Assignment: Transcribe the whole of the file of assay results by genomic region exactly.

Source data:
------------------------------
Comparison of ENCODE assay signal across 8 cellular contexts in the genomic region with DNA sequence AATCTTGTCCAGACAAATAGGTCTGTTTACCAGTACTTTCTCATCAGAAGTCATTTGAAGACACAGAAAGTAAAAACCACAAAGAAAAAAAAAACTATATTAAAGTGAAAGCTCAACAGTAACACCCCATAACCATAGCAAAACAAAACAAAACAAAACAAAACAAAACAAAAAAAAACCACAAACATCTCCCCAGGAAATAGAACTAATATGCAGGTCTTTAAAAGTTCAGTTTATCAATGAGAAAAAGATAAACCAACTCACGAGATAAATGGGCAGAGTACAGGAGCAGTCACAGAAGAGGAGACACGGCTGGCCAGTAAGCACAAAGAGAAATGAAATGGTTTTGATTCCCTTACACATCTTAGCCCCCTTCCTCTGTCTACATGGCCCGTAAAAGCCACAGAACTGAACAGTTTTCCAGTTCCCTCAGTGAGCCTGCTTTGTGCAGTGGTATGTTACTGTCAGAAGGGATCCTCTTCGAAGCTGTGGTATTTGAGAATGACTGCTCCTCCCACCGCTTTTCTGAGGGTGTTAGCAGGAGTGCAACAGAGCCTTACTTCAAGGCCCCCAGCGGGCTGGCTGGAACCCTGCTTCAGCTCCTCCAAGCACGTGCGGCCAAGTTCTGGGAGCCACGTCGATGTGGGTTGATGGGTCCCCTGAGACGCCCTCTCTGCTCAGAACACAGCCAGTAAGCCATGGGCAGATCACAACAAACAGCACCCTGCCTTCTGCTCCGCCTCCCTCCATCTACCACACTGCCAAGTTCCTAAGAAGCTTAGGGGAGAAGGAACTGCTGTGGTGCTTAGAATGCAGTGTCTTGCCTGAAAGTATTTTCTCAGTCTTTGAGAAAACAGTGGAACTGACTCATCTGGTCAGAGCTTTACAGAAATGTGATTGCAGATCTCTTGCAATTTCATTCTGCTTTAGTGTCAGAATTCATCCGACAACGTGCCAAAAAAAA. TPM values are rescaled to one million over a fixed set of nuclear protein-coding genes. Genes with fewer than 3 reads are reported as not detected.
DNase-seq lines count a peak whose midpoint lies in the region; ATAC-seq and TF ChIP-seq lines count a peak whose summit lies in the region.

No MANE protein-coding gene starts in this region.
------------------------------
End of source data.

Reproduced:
Comparison of ENCODE assay signal across 8 cellular contexts in the genomic region with DNA sequence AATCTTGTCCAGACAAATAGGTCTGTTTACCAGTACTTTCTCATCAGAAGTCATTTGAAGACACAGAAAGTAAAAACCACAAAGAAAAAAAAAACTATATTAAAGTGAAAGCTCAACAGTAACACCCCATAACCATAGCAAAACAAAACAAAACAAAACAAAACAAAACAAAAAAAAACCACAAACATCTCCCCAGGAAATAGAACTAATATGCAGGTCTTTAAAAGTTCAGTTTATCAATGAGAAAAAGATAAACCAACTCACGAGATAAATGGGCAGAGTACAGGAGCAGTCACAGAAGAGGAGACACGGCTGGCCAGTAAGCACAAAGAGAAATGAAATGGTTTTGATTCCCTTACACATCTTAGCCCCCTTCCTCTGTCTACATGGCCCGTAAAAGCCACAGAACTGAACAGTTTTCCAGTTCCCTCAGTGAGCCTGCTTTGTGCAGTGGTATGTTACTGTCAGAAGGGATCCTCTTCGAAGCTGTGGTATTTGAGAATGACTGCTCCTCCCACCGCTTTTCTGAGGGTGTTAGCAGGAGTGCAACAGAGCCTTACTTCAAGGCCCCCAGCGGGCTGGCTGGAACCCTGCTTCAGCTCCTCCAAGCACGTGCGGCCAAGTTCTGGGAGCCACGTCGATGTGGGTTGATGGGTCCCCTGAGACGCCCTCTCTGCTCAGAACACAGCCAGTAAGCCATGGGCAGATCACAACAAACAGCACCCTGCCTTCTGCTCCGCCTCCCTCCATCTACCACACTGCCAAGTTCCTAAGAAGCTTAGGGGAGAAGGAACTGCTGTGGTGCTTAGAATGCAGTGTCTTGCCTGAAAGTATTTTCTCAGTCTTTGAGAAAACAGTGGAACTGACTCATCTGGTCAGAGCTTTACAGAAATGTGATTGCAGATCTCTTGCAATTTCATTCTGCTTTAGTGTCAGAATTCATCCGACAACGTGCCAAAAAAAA. TPM values are rescaled to one million over a fixed set of nuclear protein-coding genes. Genes with fewer than 3 reads are reported as not detected.
DNase-seq lines count a peak whose midpoint lies in the region; ATAC-seq and TF ChIP-seq lines count a peak whose summit lies in the region.

No MANE protein-coding gene starts in this region.